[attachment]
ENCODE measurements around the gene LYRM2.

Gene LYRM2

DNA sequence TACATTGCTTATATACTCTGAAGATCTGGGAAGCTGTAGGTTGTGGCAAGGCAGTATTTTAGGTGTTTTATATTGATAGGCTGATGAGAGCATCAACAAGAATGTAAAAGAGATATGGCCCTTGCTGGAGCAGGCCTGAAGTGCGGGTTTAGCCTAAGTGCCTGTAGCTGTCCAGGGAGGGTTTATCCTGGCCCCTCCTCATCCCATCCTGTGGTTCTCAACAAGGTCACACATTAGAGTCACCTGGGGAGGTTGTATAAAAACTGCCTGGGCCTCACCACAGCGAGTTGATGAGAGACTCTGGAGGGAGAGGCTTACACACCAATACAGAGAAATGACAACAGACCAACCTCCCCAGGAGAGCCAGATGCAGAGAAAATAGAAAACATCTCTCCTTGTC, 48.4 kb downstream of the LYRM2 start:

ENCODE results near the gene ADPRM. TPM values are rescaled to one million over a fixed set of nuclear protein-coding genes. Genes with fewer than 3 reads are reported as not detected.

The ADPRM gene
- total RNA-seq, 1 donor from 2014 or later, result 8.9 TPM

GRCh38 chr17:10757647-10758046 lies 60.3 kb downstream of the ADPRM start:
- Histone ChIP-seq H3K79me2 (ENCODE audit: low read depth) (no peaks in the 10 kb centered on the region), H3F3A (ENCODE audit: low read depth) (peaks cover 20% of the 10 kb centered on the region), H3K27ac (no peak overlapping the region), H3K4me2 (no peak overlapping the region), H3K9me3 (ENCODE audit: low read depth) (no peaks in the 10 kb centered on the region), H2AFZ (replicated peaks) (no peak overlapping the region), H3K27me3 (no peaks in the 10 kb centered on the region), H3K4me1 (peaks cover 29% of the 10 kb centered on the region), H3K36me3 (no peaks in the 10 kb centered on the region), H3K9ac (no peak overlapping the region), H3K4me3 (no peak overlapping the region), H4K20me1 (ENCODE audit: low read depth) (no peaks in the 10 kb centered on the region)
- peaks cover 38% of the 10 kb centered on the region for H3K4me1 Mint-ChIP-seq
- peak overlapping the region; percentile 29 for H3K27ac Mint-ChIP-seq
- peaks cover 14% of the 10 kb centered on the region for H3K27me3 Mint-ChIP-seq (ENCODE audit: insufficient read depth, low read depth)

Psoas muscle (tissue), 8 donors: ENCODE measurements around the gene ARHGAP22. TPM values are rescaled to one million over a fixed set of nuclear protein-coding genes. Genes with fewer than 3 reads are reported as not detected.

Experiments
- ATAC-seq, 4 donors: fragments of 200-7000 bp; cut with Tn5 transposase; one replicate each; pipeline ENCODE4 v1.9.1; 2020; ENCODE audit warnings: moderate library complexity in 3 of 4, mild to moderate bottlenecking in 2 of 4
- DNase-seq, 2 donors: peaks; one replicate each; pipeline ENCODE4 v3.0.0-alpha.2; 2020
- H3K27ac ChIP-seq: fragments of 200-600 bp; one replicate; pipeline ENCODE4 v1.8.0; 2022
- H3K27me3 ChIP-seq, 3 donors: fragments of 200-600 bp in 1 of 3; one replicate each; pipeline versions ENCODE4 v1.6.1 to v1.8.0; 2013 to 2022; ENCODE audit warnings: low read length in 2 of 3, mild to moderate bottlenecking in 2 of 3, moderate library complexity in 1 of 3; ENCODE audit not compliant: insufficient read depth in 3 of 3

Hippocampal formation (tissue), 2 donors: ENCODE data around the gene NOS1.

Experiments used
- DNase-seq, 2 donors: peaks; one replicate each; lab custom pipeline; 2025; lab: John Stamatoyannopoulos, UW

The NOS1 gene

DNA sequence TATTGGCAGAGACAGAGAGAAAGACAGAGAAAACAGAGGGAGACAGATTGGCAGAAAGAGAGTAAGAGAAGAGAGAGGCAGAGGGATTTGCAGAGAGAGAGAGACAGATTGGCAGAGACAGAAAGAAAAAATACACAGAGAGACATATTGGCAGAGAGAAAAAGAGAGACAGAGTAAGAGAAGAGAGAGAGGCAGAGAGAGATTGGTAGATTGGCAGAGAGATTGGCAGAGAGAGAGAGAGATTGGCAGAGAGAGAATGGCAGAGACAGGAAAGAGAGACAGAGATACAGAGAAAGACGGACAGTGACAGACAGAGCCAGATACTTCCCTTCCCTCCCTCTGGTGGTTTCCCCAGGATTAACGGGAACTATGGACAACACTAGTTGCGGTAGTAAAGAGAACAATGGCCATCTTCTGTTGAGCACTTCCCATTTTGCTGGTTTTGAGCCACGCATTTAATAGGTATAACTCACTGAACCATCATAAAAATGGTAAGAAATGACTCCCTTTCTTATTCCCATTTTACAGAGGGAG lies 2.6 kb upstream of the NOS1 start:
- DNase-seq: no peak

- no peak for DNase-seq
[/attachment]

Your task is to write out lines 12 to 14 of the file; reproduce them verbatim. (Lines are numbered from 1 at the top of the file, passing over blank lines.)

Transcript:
Psoas muscle (tissue), 8 donors: ENCODE measurements around the gene ARHGAP22. TPM values are rescaled to one million over a fixed set of nuclear protein-coding genes. Genes with fewer than 3 reads are reported as not detected.

Experiments
- ATAC-seq, 4 donors: fragments of 200-7000 bp; cut with Tn5 transposase; one replicate each; pipeline ENCODE4 v1.9.1; 2020; ENCODE audit warnings: moderate library complexity in 3 of 4, mild to moderate bottlenecking in 2 of 4